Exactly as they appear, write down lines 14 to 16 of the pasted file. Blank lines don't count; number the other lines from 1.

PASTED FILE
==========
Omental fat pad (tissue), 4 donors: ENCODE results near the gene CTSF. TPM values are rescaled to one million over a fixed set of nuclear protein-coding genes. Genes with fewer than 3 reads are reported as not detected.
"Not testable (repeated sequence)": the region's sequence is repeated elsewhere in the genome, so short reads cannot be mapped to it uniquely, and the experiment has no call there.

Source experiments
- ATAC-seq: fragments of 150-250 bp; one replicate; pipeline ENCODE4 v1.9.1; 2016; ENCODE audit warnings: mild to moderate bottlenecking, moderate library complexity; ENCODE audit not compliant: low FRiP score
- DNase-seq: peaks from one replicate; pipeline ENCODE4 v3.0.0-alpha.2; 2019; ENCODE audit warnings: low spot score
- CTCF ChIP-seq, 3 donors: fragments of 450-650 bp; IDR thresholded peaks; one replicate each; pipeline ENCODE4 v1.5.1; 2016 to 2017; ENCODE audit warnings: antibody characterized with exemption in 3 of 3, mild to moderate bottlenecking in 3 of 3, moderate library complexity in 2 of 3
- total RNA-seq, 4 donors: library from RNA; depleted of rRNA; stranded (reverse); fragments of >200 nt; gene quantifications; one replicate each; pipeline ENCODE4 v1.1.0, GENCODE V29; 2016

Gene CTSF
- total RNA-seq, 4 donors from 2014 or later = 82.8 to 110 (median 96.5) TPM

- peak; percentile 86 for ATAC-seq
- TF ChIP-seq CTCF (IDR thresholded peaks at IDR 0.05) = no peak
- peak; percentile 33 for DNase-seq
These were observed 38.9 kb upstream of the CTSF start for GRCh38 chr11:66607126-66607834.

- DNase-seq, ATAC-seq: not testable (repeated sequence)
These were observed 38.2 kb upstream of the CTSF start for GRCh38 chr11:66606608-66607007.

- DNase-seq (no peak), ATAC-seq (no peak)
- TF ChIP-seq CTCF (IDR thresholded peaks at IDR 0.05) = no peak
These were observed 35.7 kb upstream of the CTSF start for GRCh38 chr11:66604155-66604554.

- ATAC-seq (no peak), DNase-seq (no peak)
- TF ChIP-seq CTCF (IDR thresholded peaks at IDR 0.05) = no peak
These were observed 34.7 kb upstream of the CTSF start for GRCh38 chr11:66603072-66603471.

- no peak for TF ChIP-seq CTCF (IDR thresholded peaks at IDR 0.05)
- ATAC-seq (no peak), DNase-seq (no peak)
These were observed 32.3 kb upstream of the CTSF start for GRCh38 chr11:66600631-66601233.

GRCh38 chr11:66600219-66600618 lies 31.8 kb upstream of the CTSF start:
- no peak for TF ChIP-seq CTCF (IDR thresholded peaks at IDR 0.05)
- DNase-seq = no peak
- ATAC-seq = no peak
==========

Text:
- DNase-seq, ATAC-seq: not testable (repeated sequence)
These were observed 38.2 kb upstream of the CTSF start for GRCh38 chr11:66606608-66607007.

- DNase-seq (no peak), ATAC-seq (no peak)